Chinese researchers discover new ways of recovering copper, lead, zinc from copper smelting slag


A study done by researchers from China’s Central South has introduced new method for recovering copper, lead and zinc from copper smelting slag, addressing both environmental concerns and resource recovery.

The paper, published in Transactions of Nonferrous Metals Society of China on Thursday, detailed the new technique which employed a sulfurisation-reduction approach.

“Using pyrite as a sulfurising agent, the novel sulfurisation-reduction method facilitates the efficient extraction of metals from slag by combining thermodynamic analysis with practical laboratory experiments,” the researchers said in a statement on Thursday.

According to the scientists, the technique had allowed them to recover nearly 98 percent of the copper and zinc content and about 90 percent of the lead content in slag.

The article pointed out that only in 2022, China produced over 11,000 kilotons of refined copper, leading to 2.2 to 3 tonnes of slag per tonne of copper produced.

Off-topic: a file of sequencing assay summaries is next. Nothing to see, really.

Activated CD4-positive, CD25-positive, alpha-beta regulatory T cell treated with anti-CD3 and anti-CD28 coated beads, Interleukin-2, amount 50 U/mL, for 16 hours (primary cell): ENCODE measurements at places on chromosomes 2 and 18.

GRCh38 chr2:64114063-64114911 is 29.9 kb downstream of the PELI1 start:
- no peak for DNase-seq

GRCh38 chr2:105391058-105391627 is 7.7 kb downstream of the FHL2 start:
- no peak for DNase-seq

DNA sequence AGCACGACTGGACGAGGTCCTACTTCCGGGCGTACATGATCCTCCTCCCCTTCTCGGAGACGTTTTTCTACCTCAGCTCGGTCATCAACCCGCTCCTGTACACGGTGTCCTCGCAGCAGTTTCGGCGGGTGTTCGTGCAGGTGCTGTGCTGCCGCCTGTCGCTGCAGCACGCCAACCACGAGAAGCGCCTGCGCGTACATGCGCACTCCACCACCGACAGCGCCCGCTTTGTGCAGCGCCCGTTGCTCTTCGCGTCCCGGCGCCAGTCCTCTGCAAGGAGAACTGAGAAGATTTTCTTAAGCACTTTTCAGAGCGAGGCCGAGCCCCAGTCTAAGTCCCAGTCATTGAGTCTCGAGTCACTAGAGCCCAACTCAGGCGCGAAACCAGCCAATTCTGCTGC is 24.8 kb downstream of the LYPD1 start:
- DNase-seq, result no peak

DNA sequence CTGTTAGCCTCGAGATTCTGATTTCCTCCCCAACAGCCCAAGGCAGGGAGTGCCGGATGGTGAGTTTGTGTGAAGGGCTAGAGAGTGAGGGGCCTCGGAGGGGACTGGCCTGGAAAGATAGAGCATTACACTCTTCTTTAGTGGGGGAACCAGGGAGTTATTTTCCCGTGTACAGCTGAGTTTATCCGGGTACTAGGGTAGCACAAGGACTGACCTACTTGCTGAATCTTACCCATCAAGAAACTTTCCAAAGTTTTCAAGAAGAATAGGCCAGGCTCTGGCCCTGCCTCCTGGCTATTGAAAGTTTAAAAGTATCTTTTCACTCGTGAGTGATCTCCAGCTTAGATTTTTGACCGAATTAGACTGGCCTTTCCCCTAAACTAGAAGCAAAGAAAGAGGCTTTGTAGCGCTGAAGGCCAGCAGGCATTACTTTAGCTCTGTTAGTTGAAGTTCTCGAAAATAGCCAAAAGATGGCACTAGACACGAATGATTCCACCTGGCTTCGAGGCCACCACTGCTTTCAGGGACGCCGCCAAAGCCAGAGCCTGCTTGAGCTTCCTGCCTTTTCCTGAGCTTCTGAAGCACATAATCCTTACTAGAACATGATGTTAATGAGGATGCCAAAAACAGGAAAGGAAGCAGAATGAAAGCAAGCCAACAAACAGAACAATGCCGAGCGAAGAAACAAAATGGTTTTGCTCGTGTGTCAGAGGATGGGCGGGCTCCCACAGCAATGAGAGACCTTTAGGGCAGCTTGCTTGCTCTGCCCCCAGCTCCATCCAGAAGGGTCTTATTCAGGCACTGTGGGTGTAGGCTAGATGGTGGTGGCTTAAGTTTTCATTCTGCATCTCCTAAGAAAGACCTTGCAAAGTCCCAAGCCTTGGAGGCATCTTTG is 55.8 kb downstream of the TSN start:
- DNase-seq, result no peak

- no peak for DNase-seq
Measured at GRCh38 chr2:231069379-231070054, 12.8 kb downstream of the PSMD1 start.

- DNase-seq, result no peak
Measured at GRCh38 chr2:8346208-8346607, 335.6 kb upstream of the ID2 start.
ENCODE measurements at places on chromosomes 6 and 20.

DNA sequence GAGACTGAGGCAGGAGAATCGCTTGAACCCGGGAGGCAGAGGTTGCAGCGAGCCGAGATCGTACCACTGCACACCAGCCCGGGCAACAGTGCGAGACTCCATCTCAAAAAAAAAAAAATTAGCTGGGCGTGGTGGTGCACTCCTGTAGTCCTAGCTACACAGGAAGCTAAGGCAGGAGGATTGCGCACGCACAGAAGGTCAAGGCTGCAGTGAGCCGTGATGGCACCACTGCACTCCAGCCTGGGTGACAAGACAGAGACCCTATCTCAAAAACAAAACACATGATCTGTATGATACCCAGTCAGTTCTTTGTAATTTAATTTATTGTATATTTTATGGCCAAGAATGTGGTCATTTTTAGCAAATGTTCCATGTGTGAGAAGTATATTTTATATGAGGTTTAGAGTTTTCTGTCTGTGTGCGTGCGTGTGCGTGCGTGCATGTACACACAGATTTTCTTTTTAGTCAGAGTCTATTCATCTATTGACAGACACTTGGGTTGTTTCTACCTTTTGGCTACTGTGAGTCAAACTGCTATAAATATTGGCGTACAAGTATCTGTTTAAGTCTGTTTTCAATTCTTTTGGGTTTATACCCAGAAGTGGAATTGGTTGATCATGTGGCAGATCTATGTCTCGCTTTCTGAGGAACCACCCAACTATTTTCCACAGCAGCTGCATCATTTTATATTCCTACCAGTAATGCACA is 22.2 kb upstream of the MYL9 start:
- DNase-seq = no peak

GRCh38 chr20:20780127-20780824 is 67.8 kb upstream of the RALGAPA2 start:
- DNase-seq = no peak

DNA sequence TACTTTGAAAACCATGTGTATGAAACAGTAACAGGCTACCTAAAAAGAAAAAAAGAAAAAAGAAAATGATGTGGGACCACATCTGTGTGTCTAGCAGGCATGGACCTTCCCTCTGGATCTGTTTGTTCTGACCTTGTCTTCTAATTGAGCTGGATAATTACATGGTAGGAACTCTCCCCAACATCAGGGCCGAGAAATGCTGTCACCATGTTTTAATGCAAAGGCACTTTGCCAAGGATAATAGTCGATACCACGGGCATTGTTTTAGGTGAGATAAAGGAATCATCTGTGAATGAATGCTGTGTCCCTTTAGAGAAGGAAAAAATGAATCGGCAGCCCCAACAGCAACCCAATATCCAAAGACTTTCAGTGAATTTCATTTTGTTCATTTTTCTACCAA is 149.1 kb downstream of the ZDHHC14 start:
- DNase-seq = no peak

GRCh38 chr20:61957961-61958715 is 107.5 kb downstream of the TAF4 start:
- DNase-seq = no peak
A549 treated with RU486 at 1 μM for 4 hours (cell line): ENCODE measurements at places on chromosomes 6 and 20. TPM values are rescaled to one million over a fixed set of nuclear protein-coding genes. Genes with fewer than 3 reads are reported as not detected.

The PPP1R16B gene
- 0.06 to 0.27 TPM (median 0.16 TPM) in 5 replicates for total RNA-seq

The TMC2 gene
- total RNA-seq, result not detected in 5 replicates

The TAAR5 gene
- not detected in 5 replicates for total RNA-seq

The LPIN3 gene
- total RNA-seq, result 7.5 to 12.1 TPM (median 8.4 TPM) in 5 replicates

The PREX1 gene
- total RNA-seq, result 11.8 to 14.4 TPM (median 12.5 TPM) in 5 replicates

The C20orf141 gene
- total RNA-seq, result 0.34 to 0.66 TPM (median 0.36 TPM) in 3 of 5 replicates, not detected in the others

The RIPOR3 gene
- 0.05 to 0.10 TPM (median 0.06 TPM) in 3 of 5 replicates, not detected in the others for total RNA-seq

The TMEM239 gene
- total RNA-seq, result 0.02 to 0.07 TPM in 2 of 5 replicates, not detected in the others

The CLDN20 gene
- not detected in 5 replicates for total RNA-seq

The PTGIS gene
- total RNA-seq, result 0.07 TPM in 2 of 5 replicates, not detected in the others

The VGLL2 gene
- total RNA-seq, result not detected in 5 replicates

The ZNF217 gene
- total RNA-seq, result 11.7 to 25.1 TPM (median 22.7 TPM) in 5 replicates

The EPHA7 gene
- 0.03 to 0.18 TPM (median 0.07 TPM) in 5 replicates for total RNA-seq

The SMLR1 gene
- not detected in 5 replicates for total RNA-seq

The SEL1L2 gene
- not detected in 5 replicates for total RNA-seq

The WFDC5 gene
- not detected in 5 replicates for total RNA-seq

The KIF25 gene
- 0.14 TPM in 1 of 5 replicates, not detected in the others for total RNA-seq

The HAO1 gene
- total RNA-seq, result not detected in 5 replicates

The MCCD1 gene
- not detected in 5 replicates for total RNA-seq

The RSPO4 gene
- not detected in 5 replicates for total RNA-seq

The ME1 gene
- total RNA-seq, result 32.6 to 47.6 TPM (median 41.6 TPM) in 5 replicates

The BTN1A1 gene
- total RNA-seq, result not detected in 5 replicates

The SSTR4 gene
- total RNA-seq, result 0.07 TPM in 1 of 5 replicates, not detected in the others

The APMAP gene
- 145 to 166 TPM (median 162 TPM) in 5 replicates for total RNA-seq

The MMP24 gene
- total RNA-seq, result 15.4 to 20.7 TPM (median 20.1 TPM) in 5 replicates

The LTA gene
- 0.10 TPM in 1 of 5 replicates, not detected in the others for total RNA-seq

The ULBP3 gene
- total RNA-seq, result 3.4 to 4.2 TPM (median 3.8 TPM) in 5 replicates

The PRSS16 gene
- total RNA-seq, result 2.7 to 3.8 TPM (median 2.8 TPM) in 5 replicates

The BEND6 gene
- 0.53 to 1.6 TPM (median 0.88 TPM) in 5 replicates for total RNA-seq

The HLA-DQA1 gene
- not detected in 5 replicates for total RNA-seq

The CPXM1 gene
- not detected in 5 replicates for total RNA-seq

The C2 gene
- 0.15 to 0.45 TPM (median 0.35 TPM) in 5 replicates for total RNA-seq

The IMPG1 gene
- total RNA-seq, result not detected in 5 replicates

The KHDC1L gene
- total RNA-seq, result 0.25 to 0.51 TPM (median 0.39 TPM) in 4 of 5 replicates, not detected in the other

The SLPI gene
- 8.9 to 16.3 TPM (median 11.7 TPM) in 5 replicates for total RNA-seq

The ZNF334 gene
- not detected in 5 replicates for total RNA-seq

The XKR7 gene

This slag contained valuable metals such as additional copper (0.5 percent–six percent), lead (0.2 percent–0.6 percent), and zinc (one percent–5.5 percent), which are often not recovered, resulting in resource waste and environmental hazards from leaked toxic ions.

“By significantly reducing the harmful residues in the leftover slag, this method contributes to a more sustainable approach to waste management in the metallurgical industry.

“It suggests a shift towards more eco-friendly practices, emphasising the importance of both economic viability and environmental responsibility in resource recovery processes,” according to the researchers.

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